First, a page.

• $1.3 million for a Medical Respite facility at Gibson Health Hub, which will provide acute and post-acute care for persons experiencing homelessness who are too ill or frail to recover from a physical illness or injury on the streets but are not sick enough to be in a hospital.
• Full funding for the Westside Emergency Housing Center which is operated close to full occupancy for much of the year. On October 23, 2019, it was announced that Albuquerque’s West Side Emergency Housing Center was expanded to provide a coordinated approach to homelessness. The homeless use that facility to get medical care, treatment for addiction and behavioral health, job placement and case management services. The west side shelter now has the University of New Mexico Health Sciences Center, Presbyterian Hospital and Alburquerque Health Care for the Homeless providing medical services two days a week. It also has case management services being provided by Centro Savila, funded by Bernalillo County. Job placement opportunities are being provided by workforce connections.
• $500 thousand to fund the development of a technology system that enables the City and providers to coordinate on the provision of social services to people experiencing homelessness and behavioral health challenges.
The Fiscal Year 2023 budget includes the following funding for Safe Community programs:
• $1.8 million to develop what will be Albuquerque’s only medical substance abuse facility dedicated to youths likely housed at the Gibson Health Hub.
• Full funding for the Violence Intervention Program that deals with both APD and Family & Community Services departments, including the first phase of School-Based VIP in partnership with APS.
• $736 thousand to fully fund the Assisted Outpatient Treatment program.
• $730 thousand for a partial year of operation of a Medical Sobering Center at Gibson Health Hub, which will complement the social model sobering facilities available at the County’s CARES campus.
• Full funding for service contracts for mental health, substance abuse, early intervention and prevention programs, domestic violence shelters and services, sexual assault services, health and social service center providers, and services to abused, neglected and abandoned youth.
The link to the enacted 2022-2023 proposed budget is here:
COMMENTARY AND ANALYSIS
Political commentator Pete Dinelli and the Albuquerque Journal are often at odds as to how they see things, but when they do agree, it’s usually on positions that affect the City of Albuquerque or the conduct of elected officials. The June 19 Journal Editorial is one of those occasions when they agree. The JournAL Editorial essentially repeats identical arguments Pete Dinelli has made in recent blog articles about “Safe Outdoor Spaces”. The Journal arguments merit further discussion.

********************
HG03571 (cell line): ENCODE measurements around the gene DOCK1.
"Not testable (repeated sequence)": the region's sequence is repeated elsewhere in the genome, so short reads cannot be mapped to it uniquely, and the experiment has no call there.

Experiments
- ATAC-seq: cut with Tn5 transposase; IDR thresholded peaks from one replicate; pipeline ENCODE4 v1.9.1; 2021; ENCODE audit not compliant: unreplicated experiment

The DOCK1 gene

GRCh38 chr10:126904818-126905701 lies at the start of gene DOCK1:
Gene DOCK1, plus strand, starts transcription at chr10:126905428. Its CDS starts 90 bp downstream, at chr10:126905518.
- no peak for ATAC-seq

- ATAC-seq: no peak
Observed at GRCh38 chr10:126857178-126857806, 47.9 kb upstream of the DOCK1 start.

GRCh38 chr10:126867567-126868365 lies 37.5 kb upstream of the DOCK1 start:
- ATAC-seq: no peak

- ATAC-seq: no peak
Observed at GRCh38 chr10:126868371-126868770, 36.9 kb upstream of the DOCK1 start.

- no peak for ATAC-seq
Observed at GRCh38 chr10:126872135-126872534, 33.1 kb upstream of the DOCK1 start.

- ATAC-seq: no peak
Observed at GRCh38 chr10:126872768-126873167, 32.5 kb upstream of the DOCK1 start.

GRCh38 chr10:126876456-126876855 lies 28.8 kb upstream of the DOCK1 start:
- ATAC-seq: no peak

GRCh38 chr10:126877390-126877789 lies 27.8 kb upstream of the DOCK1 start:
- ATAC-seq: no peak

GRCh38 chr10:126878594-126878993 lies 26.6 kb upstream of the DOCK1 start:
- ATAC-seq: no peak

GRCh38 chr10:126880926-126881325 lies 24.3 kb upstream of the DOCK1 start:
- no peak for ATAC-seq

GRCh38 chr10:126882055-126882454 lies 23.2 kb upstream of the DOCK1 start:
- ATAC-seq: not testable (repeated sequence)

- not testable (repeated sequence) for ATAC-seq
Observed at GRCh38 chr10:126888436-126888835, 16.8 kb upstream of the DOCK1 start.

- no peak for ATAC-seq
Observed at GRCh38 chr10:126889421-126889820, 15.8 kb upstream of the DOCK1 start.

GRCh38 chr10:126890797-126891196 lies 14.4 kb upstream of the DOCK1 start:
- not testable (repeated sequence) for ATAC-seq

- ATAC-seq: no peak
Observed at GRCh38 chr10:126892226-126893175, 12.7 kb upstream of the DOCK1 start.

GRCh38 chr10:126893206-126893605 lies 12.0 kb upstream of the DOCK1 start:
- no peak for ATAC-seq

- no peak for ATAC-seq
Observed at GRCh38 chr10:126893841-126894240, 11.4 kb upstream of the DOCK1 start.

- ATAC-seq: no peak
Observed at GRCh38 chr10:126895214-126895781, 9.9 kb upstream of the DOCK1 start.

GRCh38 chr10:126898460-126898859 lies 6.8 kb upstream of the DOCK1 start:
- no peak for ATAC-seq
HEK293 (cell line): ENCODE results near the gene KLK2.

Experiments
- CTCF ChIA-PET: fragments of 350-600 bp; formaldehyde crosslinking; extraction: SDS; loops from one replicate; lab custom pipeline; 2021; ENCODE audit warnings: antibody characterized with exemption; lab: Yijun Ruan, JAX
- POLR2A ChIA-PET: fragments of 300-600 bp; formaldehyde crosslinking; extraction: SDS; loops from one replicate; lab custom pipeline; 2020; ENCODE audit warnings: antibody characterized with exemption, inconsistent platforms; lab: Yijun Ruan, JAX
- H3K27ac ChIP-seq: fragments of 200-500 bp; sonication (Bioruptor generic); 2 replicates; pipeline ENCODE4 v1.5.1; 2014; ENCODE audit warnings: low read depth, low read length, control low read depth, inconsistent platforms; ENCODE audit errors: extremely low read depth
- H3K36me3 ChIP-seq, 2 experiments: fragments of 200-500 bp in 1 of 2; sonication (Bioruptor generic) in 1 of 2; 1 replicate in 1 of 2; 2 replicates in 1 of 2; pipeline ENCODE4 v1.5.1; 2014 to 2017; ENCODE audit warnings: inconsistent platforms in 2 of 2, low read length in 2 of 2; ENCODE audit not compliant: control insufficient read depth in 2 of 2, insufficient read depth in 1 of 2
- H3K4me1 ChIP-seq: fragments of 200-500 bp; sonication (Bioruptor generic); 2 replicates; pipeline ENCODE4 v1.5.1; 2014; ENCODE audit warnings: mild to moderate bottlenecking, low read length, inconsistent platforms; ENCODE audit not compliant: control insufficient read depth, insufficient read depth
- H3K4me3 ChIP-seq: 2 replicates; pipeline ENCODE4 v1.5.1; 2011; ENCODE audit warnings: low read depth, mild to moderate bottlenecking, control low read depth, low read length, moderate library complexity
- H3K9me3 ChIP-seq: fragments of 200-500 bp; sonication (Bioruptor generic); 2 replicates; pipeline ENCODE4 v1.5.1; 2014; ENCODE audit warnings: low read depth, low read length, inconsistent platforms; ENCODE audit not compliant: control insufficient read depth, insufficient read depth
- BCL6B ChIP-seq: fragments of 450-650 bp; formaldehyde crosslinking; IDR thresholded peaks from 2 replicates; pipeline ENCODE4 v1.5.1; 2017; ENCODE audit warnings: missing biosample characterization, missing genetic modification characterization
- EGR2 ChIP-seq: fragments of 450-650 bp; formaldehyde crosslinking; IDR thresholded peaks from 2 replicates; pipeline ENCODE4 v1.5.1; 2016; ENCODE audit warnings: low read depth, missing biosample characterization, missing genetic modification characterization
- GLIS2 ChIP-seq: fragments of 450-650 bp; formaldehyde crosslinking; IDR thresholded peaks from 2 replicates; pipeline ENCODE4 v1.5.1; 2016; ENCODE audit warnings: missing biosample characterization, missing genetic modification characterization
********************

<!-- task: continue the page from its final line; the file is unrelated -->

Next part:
KELLER ACKNOWLEGES CORONDO PARK
Mayor Keller admitted that he and his Administration condoned and supported Coronado Park being used as a “de facto” city sanctioned homeless encampment even though its a public park and camping is illegal. The Journal noted “the homeless have essentially been funneled to Coronado Park like cattle through a chute and the city premeditated its surrender of the neighborhood to lawlessness” when he said at a June news conference:
“… It is not lost on me that we created Coronado Park because Wells Park said, ‘We don’t want these folks in our neighborhood,’ and we agree with them. And that’s why they were all grouped to one area. … So you also got to remember the alternative. You can’t have it both ways — you want to close Coronado Park, you are going to open all of Wells Park neighborhood to something none of us want to see.”
The Journal editorial continues:
“Every other week taxpayers foot the $27,154 bill for a multi-department team to temporarily clear and clean the park — and that’s not even a deep clean. How many discarded needles are buried and missed? It would take rotary tilling and a Hazmat team with metal detectors to make the park safe to use. … Meanwhile Coronado Park’s homeless move a block or two away during the cleanups but immediately return in a perpetual game of cat-and-mouse. Others do drugs on the sidewalk or sleep under tarps along Third. Open fires on sidewalks and in the park are not rare. And while there are homeless folks camping in every quadrant of the city, the Coronado Park neighborhood has become what Keller succinctly describes, the de facto location for everything negative that goes along with the desperate, lawless life of living on the streets … ”